A classic Hitchcock mystery thriller, Dial M for Murder was released in the same year as Rear Window but isn’t as well known and didn’t make as much money as the latter film. The movie threads themes of mystery, betrayal and most notably the search for the perfect murder, a theme which permeates much of Hitchcock’s work but most notably Rope, Strangers on a Train and Shadow of a Doubt. The plot centres around a London flat where a husband, Tony Wendice (Ray Milland) blackmails a former college acquaintance (Anthony Dawson) into murdering his Wife (Grace Kelly) who he believes is having an affair with an American crime novelist (Robert Cummings). Wendice plans the perfect murder but when things go wrong he is quick to think and finds another way of dispatching of his wife.
Like the majority of the dozen or so Hitchcock films I’ve seen so far, Dial M for Murder is very good. Although it is no Psycho or Rope it is a well above average mystery film which features a terrific plot and some decent performances.
Almost all of the film’s scenes take place within the same London flat and apart from a dinner and an interestingly shot trial; the whole film is confined to the four walls of the residence in which Mr Wendice and his Wife live. As such the closing scenes are quite claustrophobic and the lack of room to manoeuvre adds to the tension. The flat is well dressed and full of little nooks and crannies to hide clues and plant evidence. The plot is well thought out and interesting and even when things go wrong with the original plan, there’s a great recovery and the central character, who thinks fast, is able to construct an entirely new plan. The way the mind of the Chief Inspector (John Williams) worked was also great to watch. You could almost see the cogs turning.
The film is a little bit of a reverse of the traditional femme fetale kind of character who may try to pull the same thing off as Wendice. In another film it would have been the woman who attempted to have her husband killed for his money but I liked the little twist on a well trodden idea. The femme fetale idea would have worked well in 1954 but the change of sex doesn’t pin the film down to the era. What does though is a scene in which a Policeman is carrying a handbag. His Chief Inspector tells him not to carry it in public or “You’ll be arrested”. The film was made in an era in which homosexuality was shamefully still illegal in Britain. The trial also sends someone to be hanged, and this is another thing which dates the movie as Capital Punishment was scrapped many decades ago in the UK, as it has been in most civilised countries.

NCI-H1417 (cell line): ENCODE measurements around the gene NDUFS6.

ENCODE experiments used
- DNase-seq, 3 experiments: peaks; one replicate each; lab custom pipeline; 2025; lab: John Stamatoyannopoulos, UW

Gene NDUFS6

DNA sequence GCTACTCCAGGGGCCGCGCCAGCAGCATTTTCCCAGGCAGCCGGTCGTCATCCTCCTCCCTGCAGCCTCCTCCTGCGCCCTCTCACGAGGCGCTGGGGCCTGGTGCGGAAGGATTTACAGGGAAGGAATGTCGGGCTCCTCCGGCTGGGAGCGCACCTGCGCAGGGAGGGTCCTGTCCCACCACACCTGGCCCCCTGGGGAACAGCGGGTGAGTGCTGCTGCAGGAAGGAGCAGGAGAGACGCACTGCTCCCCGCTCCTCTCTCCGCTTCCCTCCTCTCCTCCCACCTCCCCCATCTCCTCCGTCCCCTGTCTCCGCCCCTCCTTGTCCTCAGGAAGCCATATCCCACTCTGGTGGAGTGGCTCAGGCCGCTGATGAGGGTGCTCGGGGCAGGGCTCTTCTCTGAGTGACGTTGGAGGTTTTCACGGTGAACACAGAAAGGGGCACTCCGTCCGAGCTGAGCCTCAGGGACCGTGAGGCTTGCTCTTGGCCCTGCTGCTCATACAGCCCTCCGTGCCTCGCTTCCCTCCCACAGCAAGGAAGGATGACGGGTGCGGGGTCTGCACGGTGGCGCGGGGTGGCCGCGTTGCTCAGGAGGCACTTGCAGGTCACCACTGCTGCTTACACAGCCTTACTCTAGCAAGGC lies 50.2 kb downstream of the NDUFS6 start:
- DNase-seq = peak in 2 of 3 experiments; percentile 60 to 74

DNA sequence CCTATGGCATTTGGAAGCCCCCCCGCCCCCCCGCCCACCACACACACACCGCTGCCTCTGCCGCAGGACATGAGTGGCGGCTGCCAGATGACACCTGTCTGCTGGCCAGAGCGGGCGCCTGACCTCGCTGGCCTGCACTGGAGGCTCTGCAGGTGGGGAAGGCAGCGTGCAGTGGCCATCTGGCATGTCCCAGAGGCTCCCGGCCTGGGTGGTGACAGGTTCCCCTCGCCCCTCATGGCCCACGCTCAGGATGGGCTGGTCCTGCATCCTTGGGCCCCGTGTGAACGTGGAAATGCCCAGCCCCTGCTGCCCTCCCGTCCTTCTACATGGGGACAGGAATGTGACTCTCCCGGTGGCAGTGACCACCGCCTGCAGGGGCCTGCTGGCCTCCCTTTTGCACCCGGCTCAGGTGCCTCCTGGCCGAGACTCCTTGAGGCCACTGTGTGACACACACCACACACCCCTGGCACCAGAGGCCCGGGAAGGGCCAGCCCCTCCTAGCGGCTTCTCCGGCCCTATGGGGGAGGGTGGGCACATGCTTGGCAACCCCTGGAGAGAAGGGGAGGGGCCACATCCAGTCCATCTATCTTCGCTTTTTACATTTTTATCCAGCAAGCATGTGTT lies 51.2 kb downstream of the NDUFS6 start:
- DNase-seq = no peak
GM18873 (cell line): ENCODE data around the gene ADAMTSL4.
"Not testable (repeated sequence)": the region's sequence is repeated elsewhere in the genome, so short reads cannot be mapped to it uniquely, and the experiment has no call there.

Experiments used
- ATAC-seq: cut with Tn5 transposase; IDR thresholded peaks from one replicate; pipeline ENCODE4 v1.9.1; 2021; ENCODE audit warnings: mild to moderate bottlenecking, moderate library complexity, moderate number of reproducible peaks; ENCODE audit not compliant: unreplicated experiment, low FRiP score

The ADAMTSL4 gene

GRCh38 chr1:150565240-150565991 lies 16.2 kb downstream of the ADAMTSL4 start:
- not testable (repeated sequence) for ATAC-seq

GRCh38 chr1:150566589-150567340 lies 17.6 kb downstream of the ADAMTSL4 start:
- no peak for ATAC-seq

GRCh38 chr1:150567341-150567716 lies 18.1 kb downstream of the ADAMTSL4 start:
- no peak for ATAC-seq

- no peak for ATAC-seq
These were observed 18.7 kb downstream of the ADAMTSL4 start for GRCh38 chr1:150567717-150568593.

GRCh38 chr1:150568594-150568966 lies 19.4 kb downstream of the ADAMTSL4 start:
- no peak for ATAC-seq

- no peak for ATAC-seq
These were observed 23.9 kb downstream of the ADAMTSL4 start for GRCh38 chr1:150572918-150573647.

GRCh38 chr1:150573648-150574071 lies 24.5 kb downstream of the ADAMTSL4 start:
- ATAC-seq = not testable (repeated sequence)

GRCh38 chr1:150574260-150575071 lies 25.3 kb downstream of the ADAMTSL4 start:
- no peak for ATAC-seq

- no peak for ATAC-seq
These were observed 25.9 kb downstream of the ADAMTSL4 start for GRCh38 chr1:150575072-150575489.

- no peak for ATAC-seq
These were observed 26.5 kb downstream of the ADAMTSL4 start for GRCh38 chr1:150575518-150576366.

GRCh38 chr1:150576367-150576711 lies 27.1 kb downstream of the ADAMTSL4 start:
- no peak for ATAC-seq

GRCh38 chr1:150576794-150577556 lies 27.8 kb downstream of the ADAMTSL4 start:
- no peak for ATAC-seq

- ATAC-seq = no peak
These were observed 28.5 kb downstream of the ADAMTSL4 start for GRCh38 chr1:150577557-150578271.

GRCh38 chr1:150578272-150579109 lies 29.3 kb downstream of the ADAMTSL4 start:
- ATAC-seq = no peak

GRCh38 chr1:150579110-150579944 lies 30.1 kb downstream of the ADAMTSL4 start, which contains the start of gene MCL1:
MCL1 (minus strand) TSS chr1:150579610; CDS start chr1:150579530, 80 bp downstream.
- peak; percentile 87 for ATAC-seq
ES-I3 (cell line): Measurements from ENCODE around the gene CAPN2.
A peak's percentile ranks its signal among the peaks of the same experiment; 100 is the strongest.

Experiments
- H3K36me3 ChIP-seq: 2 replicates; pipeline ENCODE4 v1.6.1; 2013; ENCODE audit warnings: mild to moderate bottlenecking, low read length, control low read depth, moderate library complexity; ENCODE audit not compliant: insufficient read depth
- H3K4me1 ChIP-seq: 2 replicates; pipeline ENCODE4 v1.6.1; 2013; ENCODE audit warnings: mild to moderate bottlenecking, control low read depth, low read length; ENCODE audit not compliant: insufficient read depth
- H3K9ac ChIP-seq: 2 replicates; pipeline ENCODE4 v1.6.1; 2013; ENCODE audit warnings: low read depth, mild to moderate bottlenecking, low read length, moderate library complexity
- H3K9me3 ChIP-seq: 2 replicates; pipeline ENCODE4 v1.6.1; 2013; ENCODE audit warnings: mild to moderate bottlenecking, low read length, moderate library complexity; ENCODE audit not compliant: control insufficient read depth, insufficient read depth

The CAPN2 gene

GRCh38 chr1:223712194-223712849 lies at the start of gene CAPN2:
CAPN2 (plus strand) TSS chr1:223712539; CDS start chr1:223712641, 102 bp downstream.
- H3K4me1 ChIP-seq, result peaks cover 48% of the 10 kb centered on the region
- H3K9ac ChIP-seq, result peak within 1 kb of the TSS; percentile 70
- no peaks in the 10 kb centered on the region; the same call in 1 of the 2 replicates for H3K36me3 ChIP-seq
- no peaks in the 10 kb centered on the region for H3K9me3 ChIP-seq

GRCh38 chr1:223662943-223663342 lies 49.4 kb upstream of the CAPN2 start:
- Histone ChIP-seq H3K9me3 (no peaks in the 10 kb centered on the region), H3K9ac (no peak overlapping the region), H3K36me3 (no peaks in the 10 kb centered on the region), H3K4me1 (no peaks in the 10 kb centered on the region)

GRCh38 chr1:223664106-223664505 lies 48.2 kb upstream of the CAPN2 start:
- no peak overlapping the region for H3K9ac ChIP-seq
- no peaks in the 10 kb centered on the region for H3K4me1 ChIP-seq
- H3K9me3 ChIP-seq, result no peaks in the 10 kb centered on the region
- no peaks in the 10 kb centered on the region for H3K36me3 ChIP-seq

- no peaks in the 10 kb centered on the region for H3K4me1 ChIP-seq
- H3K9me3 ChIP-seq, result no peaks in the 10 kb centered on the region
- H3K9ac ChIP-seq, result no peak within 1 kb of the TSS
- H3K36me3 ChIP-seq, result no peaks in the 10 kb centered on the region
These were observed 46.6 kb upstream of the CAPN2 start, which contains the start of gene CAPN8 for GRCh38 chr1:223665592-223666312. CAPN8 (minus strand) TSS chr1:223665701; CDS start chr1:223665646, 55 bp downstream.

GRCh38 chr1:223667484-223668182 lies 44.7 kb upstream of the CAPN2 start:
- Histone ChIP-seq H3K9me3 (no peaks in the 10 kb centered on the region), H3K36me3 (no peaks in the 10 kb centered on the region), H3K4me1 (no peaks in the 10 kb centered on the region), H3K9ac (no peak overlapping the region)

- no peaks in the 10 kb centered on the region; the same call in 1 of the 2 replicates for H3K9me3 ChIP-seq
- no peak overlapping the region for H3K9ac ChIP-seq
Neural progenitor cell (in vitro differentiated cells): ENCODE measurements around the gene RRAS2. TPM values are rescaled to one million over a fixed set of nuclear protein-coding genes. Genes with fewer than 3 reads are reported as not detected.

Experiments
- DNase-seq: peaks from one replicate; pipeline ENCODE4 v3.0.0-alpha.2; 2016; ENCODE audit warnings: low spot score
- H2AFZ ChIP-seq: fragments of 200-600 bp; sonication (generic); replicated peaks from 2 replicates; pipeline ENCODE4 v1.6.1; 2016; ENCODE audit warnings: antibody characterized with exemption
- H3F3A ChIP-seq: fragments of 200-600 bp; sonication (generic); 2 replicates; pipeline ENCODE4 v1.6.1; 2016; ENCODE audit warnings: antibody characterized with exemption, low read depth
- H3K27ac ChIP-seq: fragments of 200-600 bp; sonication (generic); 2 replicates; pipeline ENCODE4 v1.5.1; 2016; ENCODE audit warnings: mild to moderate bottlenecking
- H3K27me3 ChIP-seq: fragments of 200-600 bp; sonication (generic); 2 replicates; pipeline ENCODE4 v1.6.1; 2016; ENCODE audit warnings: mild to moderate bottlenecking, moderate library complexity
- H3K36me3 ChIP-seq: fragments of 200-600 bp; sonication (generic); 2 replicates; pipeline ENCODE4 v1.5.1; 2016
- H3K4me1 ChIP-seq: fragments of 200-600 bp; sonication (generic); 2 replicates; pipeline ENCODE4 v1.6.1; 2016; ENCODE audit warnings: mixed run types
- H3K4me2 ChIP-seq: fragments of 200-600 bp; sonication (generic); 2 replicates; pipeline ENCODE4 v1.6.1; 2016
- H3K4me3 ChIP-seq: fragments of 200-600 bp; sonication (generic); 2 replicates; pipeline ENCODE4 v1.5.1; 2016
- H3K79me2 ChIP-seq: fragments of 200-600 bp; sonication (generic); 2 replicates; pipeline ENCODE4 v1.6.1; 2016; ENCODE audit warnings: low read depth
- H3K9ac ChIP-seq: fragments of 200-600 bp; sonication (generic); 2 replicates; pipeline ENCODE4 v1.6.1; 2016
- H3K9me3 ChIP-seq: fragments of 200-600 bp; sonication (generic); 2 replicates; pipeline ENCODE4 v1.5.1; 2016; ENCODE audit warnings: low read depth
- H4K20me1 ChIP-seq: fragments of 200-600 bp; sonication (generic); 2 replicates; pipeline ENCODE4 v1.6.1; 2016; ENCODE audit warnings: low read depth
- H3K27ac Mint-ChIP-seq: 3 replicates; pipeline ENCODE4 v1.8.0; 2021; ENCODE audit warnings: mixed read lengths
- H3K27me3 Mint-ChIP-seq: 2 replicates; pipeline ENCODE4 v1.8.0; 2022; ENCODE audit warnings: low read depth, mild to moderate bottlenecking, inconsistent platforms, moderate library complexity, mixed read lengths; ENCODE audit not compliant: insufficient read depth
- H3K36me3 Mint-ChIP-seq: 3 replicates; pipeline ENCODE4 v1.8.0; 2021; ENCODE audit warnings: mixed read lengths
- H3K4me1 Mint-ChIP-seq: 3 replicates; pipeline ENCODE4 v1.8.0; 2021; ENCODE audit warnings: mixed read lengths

Grace Kelly stars as Mrs. Wendice and gives a good performance. She isn’t spectacular but is solid. Seeing Kelly on screen made me wonder if there has ever been a better looking movie star and I honestly couldn’t think of one. I’m still shocked that she only made eleven films over a six year period. There can’t be many actors who have created such a lasting impression with such a small body of work. Ray Milland is probably the pick of the actors although I enjoyed John Williams’ Chief Inspector. Robert Cummings was also good and in fact the whole cast was fine but there was no real stand out performance that grabbed my eye. It is the plot which stars here.
Dial M for Murder is in classic Hitchcock territory and nicely fits into his filmography. It isn’t perfect but is very good and I was hooked on the premise and plot. The long takes and longer scenes slowed the pace down and made it feel more like a play but there was nothing wrong with that decision. There are better mystery films out there (most of which are other Hitchcock films) but there are a lot more which are worse.
- Alfred Hitchcock's cameo comes at thirteen minutes, in a photograph of a college reunion.
- The movie was shot in 3D but had a limited 3D release. It was released on 3D Blu Ray in 2012.
- Grace Kelly's wardrobe gets progressively darker as the film goes on.